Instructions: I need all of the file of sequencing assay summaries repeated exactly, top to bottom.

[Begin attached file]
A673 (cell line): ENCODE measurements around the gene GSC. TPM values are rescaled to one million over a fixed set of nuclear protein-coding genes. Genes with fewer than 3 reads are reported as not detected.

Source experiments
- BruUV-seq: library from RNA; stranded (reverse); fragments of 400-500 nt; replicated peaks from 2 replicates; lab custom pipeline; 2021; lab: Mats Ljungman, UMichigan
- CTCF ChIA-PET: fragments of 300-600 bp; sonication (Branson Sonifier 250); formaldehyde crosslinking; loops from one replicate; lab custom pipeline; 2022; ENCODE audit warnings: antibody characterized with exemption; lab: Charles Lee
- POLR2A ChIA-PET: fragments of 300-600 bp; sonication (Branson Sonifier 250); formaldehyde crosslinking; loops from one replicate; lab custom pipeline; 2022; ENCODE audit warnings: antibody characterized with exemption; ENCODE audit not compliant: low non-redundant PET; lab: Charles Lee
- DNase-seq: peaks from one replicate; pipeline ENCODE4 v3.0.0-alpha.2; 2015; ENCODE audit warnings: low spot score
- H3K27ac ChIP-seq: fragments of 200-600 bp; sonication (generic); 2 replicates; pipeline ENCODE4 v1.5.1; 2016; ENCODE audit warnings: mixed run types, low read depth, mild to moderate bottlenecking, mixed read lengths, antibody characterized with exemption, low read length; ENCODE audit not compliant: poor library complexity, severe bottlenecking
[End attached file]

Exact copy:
A673 (cell line): ENCODE measurements around the gene GSC. TPM values are rescaled to one million over a fixed set of nuclear protein-coding genes. Genes with fewer than 3 reads are reported as not detected.

Source experiments
- BruUV-seq: library from RNA; stranded (reverse); fragments of 400-500 nt; replicated peaks from 2 replicates; lab custom pipeline; 2021; lab: Mats Ljungman, UMichigan
- CTCF ChIA-PET: fragments of 300-600 bp; sonication (Branson Sonifier 250); formaldehyde crosslinking; loops from one replicate; lab custom pipeline; 2022; ENCODE audit warnings: antibody characterized with exemption; lab: Charles Lee
- POLR2A ChIA-PET: fragments of 300-600 bp; sonication (Branson Sonifier 250); formaldehyde crosslinking; loops from one replicate; lab custom pipeline; 2022; ENCODE audit warnings: antibody characterized with exemption; ENCODE audit not compliant: low non-redundant PET; lab: Charles Lee
- DNase-seq: peaks from one replicate; pipeline ENCODE4 v3.0.0-alpha.2; 2015; ENCODE audit warnings: low spot score
- H3K27ac ChIP-seq: fragments of 200-600 bp; sonication (generic); 2 replicates; pipeline ENCODE4 v1.5.1; 2016; ENCODE audit warnings: mixed run types, low read depth, mild to moderate bottlenecking, mixed read lengths, antibody characterized with exemption, low read length; ENCODE audit not compliant: poor library complexity, severe bottlenecking